This time, I used 60% espresso and, while it was definitely noticeable in the batter, it seemed to lose a lot of its taste after baking. Next time I make it, I’ll use only espresso (‘Look ma, no water!’) and see what happens. I’m thinking deliciousness!

The cupcakes turned out yummy and, if I do say so myself, quite pretty! To top it off, they were frosted with Hazelnut Cream Cheese Frosting. I know you want the recipe, so check in on Thursday to see Brandi whip some up!

Compare: Double Boiler Espresso Shots – Izzo, La Spaziale & Breville

For folks that dig precision, a dual boiler espresso machine with PID temperature control of the brew boiler is hard to beat. While we tend to shoot from the hip in general around here, that doesn’t mean we can’t appreciate a shot pulled from one of these beauties!

We asked Gail to pull shots from the Izzo Alex Duetto II, La Spaziale Mini Vivaldi and Breville Dual Boiler so that we could see how they compare. No science at work here, friends (hey, old habits die hard!), but we did use the same grinder for each machine (the Nuova Simonelli MCI), coffee (Lavazza Super Crema) and brew temp (199F) to try to nail down a few of the variables.

Watch as we taste and discuss the shots from each of these machines, then rank them in terms of our favorites, flavor-wise.

SCG Crew Views: What is your favorite non-espresso prep?

While we have over 100 different espresso machines at our jittery little fingertips each day, our crew sometimes opts to brew a batch o’ java using a different method. We asked Gail, Bunny, Allie, Brandi and Rade to share which non-espresso coffee preparations they dig the most, then filmed how they do it.

We shot this series over a few weeks and didn’t realize until the slice-n-dice that one very common theme throughout is that all of us lack the precision some folks adore, but we’re pretty sure you know that about us by now!

Watch as each of our trusty compatriots talk about why they like the prep they’ve chosen and make us a cup so we can taste their handiwork. This video is a true homage to shooting from the hip if there ever was one.

Brewin’ with Brandi: Iced Latte a la Nespresso

We kept her on pins and needles long enough, so when we had the opportunity to pair up a non-sweetened coffee drink with a batch of Kaylie’s Espresso Meringue cookies, we let Brandi break out the Nespresso! She chose to produce an iced latte, featuring the Aeroccino‘s cold frothing functionality.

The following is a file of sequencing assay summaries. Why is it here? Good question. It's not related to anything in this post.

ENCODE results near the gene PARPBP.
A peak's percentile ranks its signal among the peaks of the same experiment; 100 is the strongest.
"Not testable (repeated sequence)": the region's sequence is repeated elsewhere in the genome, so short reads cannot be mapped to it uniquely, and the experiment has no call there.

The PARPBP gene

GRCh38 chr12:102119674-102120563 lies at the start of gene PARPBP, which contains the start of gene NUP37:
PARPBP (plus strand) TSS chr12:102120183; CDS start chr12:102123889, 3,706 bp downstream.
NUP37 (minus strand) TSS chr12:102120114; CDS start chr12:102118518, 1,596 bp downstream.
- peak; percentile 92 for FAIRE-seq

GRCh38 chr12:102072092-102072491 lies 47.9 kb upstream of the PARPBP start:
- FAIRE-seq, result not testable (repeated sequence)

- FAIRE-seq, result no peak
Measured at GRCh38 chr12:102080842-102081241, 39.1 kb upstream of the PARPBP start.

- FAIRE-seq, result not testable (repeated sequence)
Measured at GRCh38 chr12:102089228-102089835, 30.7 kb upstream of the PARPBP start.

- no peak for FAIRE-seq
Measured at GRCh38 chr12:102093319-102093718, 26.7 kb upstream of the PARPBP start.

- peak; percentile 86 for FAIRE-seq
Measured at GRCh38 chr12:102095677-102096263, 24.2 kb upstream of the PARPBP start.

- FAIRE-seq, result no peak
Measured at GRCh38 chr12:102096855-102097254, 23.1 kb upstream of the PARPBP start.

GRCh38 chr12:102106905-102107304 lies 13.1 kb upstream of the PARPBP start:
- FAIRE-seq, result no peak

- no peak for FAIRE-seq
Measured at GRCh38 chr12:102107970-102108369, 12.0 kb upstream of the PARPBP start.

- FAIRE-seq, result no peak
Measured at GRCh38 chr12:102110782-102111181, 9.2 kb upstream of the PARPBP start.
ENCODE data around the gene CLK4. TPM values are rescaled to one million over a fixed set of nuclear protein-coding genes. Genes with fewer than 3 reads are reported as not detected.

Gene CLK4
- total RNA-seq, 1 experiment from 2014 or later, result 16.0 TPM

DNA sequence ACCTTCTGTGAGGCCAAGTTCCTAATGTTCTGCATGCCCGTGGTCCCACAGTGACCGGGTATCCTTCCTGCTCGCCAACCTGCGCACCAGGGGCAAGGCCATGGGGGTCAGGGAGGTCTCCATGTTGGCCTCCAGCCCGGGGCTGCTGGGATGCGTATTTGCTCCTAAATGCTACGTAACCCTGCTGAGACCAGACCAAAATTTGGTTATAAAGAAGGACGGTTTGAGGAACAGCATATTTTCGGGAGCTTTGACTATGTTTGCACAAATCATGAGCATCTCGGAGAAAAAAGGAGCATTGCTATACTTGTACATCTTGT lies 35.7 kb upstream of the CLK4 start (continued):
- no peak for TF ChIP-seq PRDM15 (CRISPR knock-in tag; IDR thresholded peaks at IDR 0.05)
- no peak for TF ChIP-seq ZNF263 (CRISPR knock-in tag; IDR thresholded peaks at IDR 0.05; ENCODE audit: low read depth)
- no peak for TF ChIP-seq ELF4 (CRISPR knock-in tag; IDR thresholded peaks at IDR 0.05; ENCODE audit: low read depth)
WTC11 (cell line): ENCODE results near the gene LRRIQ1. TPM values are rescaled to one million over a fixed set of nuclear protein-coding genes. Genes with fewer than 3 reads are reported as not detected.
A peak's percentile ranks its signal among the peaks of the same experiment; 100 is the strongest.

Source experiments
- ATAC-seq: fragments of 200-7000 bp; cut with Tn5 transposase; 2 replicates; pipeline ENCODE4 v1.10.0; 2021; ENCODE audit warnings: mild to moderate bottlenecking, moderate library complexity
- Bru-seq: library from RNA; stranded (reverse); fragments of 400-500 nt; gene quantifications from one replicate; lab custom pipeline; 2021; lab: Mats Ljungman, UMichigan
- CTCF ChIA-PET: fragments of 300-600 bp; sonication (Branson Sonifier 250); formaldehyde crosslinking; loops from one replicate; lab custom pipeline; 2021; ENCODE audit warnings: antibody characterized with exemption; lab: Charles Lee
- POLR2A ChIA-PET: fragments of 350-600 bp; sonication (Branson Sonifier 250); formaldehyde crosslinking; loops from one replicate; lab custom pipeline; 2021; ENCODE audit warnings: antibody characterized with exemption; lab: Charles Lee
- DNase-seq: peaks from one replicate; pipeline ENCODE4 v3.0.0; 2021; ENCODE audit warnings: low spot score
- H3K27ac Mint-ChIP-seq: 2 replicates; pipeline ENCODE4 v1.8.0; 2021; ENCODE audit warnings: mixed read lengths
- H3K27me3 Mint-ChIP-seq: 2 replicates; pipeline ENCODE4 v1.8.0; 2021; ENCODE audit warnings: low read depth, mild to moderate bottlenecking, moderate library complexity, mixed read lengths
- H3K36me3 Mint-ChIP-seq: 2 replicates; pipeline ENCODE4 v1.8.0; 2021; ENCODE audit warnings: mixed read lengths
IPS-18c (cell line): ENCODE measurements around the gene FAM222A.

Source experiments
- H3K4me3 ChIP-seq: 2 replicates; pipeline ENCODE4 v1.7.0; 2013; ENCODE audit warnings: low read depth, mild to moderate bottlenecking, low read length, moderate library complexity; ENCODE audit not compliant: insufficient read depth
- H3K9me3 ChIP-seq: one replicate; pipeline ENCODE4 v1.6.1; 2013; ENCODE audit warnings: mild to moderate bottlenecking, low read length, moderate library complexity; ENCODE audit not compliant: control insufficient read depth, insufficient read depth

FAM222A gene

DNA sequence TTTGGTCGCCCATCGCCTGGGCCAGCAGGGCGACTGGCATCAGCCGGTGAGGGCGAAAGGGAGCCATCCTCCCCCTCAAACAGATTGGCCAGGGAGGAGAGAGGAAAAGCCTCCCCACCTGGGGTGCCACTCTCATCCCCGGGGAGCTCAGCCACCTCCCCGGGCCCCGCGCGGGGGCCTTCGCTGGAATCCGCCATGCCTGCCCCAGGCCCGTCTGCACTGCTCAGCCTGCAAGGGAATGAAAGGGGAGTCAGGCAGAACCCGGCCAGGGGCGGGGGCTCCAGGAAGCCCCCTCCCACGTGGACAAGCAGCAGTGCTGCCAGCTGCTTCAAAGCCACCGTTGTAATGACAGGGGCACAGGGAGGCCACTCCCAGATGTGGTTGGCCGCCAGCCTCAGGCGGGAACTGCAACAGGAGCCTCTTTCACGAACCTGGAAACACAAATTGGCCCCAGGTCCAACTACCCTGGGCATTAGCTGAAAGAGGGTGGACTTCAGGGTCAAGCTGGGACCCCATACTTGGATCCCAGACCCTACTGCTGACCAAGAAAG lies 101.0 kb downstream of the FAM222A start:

While the recipe isn’t rocket science (a couple shots of espresso and a batch of cold-frothed milk), it’s always fun to watch Brandi whip something up, isn’t it?

SCG Tech Tips: Espresso Machine Maintenance & Care

So you’ve finally pulled together the courage to add up how much you’ve been spending on all those lattes, macchiatos and cappuccinos you’ve consumed at your local cafe everyday. After looking at the grand total you think, ‘Wow, I could’ve set up my own espresso shop!’

When considering their purchase, folks often think about the kind of coffee they want to make and how easy it will be to use — generally, how much work they’re willing to do to craft their favorite drink every day. They also consider the initial monetary investment when purchasing the machine, but we rarely have folks thinking about the overall care and feeding of their new gear: How much work will it take to maintain and keep these machines running well? What kind of life expectancy might a specific machine have? Are there any known issues they should be aware of and prepare for?

To answer these questions, we’ve delved into the tech nitty gritty: From entry-level single boilers to high end ‘prosumer’ semi-automatics to mini caffeine robots (also known as superautomatics), we’ve got the 411 on the general longevity, maintenance and care of different machines. We couldn’t hit all of them, of course, but hopefully there’s enough info here to help you while considering which machine is right for you.

Cooking with Kaylie: Espresso Infused Meringue Cookies

I recently decided that my mission in life is going to be finding ways to incorporate coffee and espresso into everyday foods. After all, who wants to limit their caffeine intake to mornings?!Espresso Meringues

So, the first recipe I wanted to tackle was Espresso Infused Meringue Cookies from the Happy Good Times Blog. I think now would be the appropriate time to point out that these meringues didn’t turn out how I think they were supposed to. They were still good (seriously!), but I think I lack the necessary skills to create this lovechild of baked goods and candy. Also, I may or may not follow directions well…


  • 3 large egg whites at room temperature Espresso Meringue Ingredients
  • 1/4 teaspoon cream of tartar
  • Pinch of salt
  • 3/4 cup white granulated sugar
  • 1 and 1/2 teaspoon finely ground espresso or coffee beans (we used Velton’s Twilight Blend)
  • 1/4 teaspoon vanilla (I used powdered, but I don’t think that’s necessary)